I would consider moving away from using your own serialization methodology (in this case simply concatenating with :) in favor of using PHP's serialization methods, JSON, or some other well-structured, well-supported approach to serializing structured data into a string. I think over time you will find them more powerful, more flexible, and less fragile.


$query = $dbh->prepare("UPDATE auth_tokens SET token=:token, expires=:expires WHERE selector =:selector");

This line of code is to long and harder to read. Consider getting in the habit of making sure the SQL within your PHP is visually differentiated from surrounding code to make it easier to read.

$sql = <<<'EOT'

UPDATE auth_tokens
SET
    token = :token,
    expires = :expires
WHERE selector = :selector

EOT
$statement = $dbh->prepare($sql);

I like using heredoc or nowdoc syntax (especially on longer queries), but even breaking up the SQL string across lines in a standard string assignment works.

Note also the change in variable name from $query to $statement which is my guess as to what you are actually representing in this variable.


die('Something went wrong..Could not log you out.' );

It is generally a bad idea to just echo errors to standard out. Consider at least logging an error here. You also might want to have portion of code closer to display layer handle the actual end user messaging.

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  • \$\begingroup\$ "Why would you ever get into the state where you have an active session and don't have this cookie set?"-if someone without logging in hits the logout url intentonally. I just use sessions, didn't set it to strict mode as I am basically relying on cookies. \$\endgroup\$
    – Ayan
    Nov 11 '16 at 19:14
  • \$\begingroup\$ Can you give me an example of using PHP's serialization methods? \$\endgroup\$
    – Ayan
    Nov 11 '16 at 19:18
  • \$\begingroup\$ could you please explain me "You also might want to have portion of code closer to display layer handle the actual end user messaging."? \$\endgroup\$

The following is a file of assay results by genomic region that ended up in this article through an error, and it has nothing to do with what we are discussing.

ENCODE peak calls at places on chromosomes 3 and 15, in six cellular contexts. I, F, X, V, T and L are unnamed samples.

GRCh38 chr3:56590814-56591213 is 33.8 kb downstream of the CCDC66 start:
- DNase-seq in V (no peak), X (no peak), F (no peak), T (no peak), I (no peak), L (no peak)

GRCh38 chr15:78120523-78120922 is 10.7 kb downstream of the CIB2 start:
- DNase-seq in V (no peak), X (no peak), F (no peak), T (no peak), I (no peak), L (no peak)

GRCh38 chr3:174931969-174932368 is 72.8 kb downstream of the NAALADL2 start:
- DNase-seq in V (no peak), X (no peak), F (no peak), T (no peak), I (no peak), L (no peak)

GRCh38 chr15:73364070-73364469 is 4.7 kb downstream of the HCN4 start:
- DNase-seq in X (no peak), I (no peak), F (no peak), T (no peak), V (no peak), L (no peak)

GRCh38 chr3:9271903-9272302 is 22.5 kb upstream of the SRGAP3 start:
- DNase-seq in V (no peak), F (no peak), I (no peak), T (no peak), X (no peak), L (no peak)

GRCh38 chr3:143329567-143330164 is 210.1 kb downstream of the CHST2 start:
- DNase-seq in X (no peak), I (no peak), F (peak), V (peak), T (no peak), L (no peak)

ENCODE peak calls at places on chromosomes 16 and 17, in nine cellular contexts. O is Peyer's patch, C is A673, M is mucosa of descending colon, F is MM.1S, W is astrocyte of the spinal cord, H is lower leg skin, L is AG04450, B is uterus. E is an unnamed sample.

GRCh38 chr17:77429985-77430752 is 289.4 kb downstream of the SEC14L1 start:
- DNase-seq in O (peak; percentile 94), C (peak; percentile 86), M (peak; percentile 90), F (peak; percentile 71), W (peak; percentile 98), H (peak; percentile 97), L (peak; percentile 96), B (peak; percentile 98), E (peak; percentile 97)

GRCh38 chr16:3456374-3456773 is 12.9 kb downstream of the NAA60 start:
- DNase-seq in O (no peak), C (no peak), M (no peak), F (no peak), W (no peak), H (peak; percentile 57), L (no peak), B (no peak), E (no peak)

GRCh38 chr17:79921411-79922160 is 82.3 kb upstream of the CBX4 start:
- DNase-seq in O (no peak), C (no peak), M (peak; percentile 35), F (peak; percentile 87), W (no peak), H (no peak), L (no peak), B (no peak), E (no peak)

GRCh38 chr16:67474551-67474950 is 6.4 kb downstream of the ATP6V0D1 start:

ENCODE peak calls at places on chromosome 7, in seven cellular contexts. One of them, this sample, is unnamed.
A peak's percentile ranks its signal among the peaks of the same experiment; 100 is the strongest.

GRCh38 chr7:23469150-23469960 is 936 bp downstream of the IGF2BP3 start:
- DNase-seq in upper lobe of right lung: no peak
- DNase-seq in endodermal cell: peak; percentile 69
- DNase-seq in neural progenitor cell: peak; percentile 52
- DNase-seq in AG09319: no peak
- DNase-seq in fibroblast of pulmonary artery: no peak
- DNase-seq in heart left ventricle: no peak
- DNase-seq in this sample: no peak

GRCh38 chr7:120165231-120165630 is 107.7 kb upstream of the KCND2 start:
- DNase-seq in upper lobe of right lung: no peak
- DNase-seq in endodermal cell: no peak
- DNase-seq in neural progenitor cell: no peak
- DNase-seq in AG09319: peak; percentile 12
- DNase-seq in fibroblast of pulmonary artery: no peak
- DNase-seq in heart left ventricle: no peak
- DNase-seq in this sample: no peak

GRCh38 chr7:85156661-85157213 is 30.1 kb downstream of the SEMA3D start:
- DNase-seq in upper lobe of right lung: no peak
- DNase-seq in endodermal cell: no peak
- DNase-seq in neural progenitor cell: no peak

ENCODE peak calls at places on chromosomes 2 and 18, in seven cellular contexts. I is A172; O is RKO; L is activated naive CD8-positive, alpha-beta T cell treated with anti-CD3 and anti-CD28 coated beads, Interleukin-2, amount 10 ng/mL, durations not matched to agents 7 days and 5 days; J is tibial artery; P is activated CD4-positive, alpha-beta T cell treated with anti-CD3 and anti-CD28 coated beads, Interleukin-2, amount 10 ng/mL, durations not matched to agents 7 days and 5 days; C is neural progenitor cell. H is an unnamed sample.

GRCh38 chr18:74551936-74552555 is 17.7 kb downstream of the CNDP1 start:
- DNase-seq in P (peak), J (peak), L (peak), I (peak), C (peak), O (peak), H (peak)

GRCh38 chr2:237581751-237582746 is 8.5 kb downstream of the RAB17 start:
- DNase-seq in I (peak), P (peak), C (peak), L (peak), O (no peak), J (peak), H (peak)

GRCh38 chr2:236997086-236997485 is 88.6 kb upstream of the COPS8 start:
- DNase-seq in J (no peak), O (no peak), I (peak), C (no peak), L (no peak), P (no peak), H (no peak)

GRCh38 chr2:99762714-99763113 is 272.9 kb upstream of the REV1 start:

– Ayan
    Nov 11 '16 at 19:21
  • \$\begingroup\$ @Ayan Yes. Take my suggestion from my example of moving the authUser data persistence into a class. That class is where you logic on whethere an update is successful will now live. Rather than have that class do something like die('message'); You should either throw an Exception or return a value that indicates failure and not have the class worry about messaging the end user. Even right now your die() would end up just giving the user that brief message on an otherwise blank white page. You need to be thinking about how to provide user-facing error messages in a user friendly way. \$\endgroup\$
    – Mike Brant
    Nov 11 '16 at 22:49
  • \$\begingroup\$ @Ayan And now that I thin about it, I question whether the application should actually die if the DB update is not successful. You still can log the user out even in this situation, it just means you have lost this data in the process. What is the user going to think if there is a "failed to log out" message and to there appearances, they are logged out. Is this an error condition you can handle more gracefully in your app? \$\endgroup\$
    – Mike Brant
    Nov 11 '16 at 22:51